Al-Shater’s nomination: confrontation or a deal?
The general consensus, which also relied on previous Brotherhood statements, was that the group was reluctant to shield all political responsibility at this critical stage. Many relied on this theory to prove that the Brotherhood won’t contest the presidential race. Generally conservative in its politics, the group was also seen as treading a fine line of diplomacy with the ruling generals. An alleged power-sharing deal has been repeatedly denied by both sides.
The recent development, which came a week after the group started an exchange of critical statements with the Supreme Council of the Armed Forces, accusing it of backing the “failing” Cabinet of Ministers and a jab at the revolution, left analysts confused between two theories.
Some saw Al-Shater’s nomination as a clear confirmation of a deal between MB and the SCAF to weaken the chances of the two outspoken Islamist candidates in favor of the candidates affiliated with the ousted regime, which would better serve SCAF’s interests.
Others saw the nomination as an escalation in the confrontation with SCAF, challenging the generals’ plans to dominate the scene after officially ceding power.
“This is not only a breach of their promise, but deliberate defiance of the SCAF,” a Western diplomat told Reuters, adding the U-turn suggested the group was worried others could disrupt its rise to power.
“The Brotherhood is so close to power they can smell it, but they are so scared that someone else will snatch it from them,” the diplomat said.
The Brotherhood and its political arm, the Freedom and Justice Party, have become increasingly critical of the army-appointed Cabinet, led by Prime Minister Kamal El-Ganzoury. The group wants to form a new government under its leadership, citing the FJP’s majority in parliament. The SCAF on the other hand rejected these attempts, citing powers granted by the constitutional decree it wrote to appoint and sack the ministers.
“The truth is that they are proving each day that power is their only goal,” Ahmed Said, head of the liberal Free Egyptians Party, told CBC TV, saying the Brotherhood appeared to have taken the decision when it found “that it can’t control the government.”
“Al-Shater is the real power center and he is struggling to expand the group’s powers within Egypt’s system and institutions against the generals’ will,” expert on Islamist movements Khalil El-Anani told AP.
“The heart of the conflict is the new political arrangement, the power sharing scheme and what share the Muslim Brotherhood would have,” El-Anani said. “The Al-Shater card will complicate the game and push the relationship with the ruling military council to risky ends.”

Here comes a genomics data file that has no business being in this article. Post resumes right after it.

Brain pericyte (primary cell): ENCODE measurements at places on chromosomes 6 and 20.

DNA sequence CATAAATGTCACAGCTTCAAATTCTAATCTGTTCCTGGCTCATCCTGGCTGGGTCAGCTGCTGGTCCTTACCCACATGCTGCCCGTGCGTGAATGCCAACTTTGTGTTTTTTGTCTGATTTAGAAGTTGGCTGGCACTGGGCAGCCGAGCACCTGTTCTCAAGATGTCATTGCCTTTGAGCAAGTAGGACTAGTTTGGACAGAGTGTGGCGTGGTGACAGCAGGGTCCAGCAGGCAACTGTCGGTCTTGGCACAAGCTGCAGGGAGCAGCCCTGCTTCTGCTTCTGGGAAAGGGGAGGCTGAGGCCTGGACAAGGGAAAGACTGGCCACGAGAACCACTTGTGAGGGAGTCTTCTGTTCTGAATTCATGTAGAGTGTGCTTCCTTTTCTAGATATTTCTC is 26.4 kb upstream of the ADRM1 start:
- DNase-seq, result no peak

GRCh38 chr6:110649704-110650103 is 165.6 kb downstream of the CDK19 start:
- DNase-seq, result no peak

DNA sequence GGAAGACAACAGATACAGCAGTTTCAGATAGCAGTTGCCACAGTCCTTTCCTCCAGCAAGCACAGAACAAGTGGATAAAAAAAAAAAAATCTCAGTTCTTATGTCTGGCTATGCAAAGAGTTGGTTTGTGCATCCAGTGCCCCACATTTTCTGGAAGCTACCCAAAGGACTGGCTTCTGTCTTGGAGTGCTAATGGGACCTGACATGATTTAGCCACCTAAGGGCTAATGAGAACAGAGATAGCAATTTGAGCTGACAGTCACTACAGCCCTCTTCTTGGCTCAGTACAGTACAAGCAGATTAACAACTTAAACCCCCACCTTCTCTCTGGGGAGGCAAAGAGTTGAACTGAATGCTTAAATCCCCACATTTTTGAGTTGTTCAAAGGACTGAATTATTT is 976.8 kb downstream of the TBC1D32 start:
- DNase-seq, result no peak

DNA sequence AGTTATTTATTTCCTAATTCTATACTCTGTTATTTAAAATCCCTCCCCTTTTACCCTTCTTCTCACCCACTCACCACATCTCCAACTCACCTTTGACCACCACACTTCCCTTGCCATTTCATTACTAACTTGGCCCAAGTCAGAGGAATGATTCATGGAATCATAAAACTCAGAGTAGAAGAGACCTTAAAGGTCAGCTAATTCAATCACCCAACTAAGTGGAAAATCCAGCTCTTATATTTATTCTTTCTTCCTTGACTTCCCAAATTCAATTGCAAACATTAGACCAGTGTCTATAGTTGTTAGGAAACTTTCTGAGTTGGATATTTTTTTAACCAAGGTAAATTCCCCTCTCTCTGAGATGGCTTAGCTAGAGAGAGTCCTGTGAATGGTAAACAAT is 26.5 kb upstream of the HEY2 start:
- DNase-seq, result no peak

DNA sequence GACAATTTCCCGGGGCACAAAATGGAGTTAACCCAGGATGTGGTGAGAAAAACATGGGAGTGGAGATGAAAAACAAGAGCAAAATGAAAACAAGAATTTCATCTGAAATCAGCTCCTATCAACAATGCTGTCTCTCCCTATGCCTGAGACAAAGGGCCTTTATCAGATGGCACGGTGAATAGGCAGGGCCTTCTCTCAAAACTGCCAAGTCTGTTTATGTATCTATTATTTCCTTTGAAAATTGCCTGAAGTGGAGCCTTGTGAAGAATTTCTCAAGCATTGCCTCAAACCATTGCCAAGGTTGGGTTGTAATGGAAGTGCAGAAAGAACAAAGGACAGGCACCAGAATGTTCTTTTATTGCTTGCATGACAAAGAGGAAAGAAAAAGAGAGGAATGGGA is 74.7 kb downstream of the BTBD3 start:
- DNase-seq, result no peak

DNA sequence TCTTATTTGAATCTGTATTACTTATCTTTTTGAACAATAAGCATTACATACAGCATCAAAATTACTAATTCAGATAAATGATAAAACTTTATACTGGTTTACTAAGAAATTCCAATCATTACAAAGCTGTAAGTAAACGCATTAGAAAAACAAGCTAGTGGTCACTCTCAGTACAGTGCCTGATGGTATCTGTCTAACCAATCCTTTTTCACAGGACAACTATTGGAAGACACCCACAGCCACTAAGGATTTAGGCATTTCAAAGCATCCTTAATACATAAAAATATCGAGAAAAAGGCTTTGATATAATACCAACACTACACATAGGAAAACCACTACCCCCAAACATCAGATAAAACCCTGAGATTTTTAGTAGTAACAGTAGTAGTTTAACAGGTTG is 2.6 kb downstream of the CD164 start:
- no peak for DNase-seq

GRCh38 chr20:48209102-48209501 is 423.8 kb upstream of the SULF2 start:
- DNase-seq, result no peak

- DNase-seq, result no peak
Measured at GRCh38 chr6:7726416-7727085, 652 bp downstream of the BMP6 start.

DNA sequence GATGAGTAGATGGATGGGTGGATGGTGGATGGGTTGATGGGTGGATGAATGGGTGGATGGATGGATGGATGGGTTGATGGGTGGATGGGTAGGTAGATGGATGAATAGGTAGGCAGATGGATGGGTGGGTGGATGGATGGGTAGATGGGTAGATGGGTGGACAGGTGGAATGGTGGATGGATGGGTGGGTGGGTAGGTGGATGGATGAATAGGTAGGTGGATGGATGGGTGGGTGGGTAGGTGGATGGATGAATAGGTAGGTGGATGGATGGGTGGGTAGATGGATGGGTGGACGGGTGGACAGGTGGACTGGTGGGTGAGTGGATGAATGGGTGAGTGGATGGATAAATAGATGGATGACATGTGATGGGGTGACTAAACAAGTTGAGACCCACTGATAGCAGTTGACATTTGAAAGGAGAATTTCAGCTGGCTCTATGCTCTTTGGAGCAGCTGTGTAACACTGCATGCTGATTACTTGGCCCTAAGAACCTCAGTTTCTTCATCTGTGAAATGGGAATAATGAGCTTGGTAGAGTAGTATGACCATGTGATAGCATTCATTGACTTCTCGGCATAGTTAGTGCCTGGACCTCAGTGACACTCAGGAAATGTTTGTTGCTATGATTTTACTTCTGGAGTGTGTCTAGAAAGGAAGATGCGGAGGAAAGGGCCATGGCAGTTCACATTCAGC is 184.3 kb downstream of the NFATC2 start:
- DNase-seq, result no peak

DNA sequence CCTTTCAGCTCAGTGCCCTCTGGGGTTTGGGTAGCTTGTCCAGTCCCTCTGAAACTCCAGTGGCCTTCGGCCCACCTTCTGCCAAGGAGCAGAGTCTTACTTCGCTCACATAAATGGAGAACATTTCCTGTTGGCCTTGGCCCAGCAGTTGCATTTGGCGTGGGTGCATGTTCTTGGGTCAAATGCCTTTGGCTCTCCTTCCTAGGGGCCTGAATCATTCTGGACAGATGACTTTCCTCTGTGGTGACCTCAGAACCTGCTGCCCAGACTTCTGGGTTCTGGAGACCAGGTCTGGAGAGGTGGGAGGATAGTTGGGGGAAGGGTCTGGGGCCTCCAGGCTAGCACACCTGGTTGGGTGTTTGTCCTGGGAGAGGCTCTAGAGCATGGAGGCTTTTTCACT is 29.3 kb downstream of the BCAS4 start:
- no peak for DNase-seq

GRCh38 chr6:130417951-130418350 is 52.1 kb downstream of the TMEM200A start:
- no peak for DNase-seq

The legal stance of Al-Shater further complicates the situation. He received two different prison sentences by a military court under ousted president Hosni Mubarak. One of which was in 1995 from which we was officially pardoned by SCAF.
He was pardoned by SCAF for the 1995 conviction. The latest ruling, which was handed down in 2006, is still on his record. While he was released for health reasons last year after the uprising that ousted Mubarak, Al-Shater was yet to receive another pardon by SCAF before his Saturday nomination. The Brotherhood lawyer said Sunday that Al-Shater had indeed received the second pardon.
“His nomination is definitely a declaration of a fiery political war against the SCAF, as the MB will be depicted as attempting to manipulate all the state branches and the process of drafting the constitution,” Abdel Fattah explained.
“The keys of the game are now only in the hands of the ruling military council,” he added.
Ali, on the other hand, said that the deal scenario was not realistic; adding that presidency for the MB now is their last resort if the parliament is dissolved.
The High Administrative Court referred to the Supreme Constitutional Court a recommendation to deem the candidacy of a third of the parliament members as unconstitutional as this third was initially allocated for the individual seats to be contested only by independents.
Members affiliated with political parties contested these seats, and the third became mostly dominated by Islamists as well.
The same court will also issue another verdict against the formation of the Islamist-dominated constituent assembly to draft the constitution, as 50 percent of the panel is chosen from inside the parliament, which critics regard as contradicting to the constitutional declaration.
“What if the parliament is dissolved and constituent assembly was deemed unconstitutional? What’s left for the MB then? They have to run for presidency to make sure they still have their grip on the power,” Ali theorized.
“The MB is aiming for the worst case scenario. They cannot even form a deal with another candidate from outside the group, because this candidate may break the deal once he wins the top post,” Ali added. –Additional reporting by agencies.